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Underwater photography: images of wrasse taken while scuba diving
Broomtail wrasse | Clown wrasse | Harlequin tuskfish | Napoleon wrasse | Rockmover wrasse
Class: Actinopterygii (ray-finned fishes) Order: Perciformes Family: Labridae
Wrasse and groupers are currently being assessed by a specialist group at the IUCN. The Humphead Wrasse, Cheilinus undulatus, is already listed as ‘Endangered’ on the IUCN Red List of Threatened Species.

The Labridae family is another of the coral reef's most diverse groups with around 500 species in 60 different genera. Yet despite their wide distribution and variety of types these lovely, colourful fish are often overlooked by divers simply because there are so many of them. Ever heard that joke - if you don't know what it is, it's probaby a wrasse?

Most wrasse are small fish, on average well under 20 centimetres long, so they tend to flit about the reef avoiding predators and getting ignored by divers. Perhaps most often noted is the ubiquitous cleaner wrasse that are spotted hanging onto other, larger fish doing a tidy up job. At just a few centimetres long they are hardly visible until you see them at work. The largest wrasse is the Humphead, which can measure up to 2.5 metres (8.2 ft).

All wrassses are carnivores and feed on a wide range of smaller invertebrates. Some follow larger fish around, picking up their leftovers and, of course, many larger fish feed on them. Surprisingly, cleaner wrasse never get eaten by the fish that use their services as the removal of parasites and dead tissue is seen as a bigger bonus. There is a cleaner wrasse approaching the humphead in the image below.

image gallery

click any image to enlarge
Int. = intermediate stage
Juv.= juvenile

Wrasse encounters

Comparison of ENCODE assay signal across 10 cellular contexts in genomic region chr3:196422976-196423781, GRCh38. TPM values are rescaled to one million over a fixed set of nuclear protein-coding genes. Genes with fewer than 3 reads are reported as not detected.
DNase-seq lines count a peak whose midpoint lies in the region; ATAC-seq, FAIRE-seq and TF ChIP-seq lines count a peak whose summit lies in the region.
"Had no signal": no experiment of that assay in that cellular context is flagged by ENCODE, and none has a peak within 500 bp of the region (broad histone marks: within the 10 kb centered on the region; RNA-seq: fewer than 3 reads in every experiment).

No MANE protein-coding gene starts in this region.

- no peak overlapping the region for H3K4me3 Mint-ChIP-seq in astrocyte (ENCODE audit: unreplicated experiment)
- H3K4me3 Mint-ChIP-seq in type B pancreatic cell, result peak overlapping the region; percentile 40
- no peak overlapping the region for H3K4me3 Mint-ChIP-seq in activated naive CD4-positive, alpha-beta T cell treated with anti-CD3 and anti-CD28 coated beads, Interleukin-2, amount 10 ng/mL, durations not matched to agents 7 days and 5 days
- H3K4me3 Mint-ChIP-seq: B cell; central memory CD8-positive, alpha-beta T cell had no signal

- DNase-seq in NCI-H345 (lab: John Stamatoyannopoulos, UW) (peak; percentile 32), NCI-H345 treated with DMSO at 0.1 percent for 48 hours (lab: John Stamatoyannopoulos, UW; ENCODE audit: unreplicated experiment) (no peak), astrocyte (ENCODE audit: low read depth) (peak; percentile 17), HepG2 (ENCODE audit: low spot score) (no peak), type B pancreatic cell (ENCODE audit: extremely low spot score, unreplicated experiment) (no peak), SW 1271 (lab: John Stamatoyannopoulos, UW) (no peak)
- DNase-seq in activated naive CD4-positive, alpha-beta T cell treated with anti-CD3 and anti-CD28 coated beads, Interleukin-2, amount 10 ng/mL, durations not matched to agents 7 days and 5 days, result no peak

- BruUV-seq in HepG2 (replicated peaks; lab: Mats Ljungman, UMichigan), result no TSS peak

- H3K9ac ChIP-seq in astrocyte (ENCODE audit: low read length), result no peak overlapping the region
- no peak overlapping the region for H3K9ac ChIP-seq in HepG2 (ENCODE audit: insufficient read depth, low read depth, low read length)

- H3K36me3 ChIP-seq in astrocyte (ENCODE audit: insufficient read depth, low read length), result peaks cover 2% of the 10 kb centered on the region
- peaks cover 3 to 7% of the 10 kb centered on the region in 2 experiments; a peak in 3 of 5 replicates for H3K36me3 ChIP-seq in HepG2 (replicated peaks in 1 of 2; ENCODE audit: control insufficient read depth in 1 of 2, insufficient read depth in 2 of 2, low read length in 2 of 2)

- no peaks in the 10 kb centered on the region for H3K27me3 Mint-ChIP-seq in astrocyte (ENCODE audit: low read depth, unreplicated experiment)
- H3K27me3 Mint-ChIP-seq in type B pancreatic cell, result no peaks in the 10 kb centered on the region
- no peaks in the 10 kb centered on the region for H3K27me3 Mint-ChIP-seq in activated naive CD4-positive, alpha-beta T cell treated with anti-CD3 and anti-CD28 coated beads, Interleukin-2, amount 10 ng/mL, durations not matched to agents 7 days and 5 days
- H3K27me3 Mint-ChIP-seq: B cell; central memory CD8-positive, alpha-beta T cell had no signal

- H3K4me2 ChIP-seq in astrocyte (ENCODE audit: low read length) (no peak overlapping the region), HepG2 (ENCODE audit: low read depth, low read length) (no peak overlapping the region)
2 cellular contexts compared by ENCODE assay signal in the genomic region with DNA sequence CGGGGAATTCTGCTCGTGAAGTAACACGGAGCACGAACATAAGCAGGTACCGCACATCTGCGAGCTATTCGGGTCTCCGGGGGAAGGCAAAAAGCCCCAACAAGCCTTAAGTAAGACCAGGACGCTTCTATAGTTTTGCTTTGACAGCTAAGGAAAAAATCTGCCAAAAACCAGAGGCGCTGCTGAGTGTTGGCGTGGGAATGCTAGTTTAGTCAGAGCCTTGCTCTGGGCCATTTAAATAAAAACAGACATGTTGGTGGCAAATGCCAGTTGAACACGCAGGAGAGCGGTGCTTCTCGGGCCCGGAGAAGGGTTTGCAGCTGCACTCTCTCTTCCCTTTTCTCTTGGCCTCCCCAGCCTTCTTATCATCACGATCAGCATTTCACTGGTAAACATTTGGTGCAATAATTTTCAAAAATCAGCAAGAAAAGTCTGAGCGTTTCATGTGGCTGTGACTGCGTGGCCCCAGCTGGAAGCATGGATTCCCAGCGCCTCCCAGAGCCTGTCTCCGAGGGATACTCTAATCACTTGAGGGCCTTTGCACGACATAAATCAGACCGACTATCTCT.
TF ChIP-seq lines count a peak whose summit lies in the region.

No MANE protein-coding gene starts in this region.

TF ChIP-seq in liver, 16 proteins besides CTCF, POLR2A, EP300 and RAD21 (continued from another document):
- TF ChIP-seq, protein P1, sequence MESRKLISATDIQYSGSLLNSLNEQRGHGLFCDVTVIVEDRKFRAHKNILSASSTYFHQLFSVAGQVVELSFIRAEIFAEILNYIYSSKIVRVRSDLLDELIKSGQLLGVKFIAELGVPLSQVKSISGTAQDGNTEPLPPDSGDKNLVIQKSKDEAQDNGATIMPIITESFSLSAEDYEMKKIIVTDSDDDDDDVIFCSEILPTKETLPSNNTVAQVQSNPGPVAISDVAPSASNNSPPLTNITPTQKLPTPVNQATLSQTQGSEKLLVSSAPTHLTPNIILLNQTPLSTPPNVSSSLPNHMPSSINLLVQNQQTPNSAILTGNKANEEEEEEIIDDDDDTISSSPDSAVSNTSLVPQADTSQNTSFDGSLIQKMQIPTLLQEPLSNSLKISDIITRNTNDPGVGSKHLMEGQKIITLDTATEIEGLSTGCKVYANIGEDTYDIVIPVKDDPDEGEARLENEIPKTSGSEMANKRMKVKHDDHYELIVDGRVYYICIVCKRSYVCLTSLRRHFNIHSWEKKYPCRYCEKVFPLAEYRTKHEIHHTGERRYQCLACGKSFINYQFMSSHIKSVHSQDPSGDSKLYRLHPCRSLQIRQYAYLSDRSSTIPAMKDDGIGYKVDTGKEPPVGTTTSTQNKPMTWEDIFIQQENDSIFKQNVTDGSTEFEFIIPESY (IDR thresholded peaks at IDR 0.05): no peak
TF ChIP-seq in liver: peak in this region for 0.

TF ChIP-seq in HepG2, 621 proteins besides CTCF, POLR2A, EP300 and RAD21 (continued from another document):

Turtle Bay, Kenya
Deep Place
22 metres
Cheilinus undulatus
Napoleon, humphead or Maori wrasse

The largest member of the Labridae family, and much loved by divers, the curious and often friendly Humphead wrasse is one of the most exploited fish on the reef.

Highly valued in some countries as "live food", they are easily captured at a size that makes it impossible for the species to sustain it's own numbers. Humpheads are hermaphrodites and sexual maturity rarely occurs before five years of age or about 60 centimetres long.

Illegal fishing practices target fish at dinner plate size, selling them on to restaurants which retail them at more than US$100 per kilogram – the most highly priced of all fish species. However, by taking so many juveniles, insufficient adults remain in the sea to replenish the species populations.

The Napoleon wrasse to the left is a Terminal Phase adult – a male of some age – while the image above is one in it's Initial Phase, meaning a young adult that is only just sexually mature and could be either male or female.

SPECIES NAMES | Many fish can be hard to identify as they are so similar. Common names vary and even scientists disagree on what is what. If you can name anything we can't, please get in touch.

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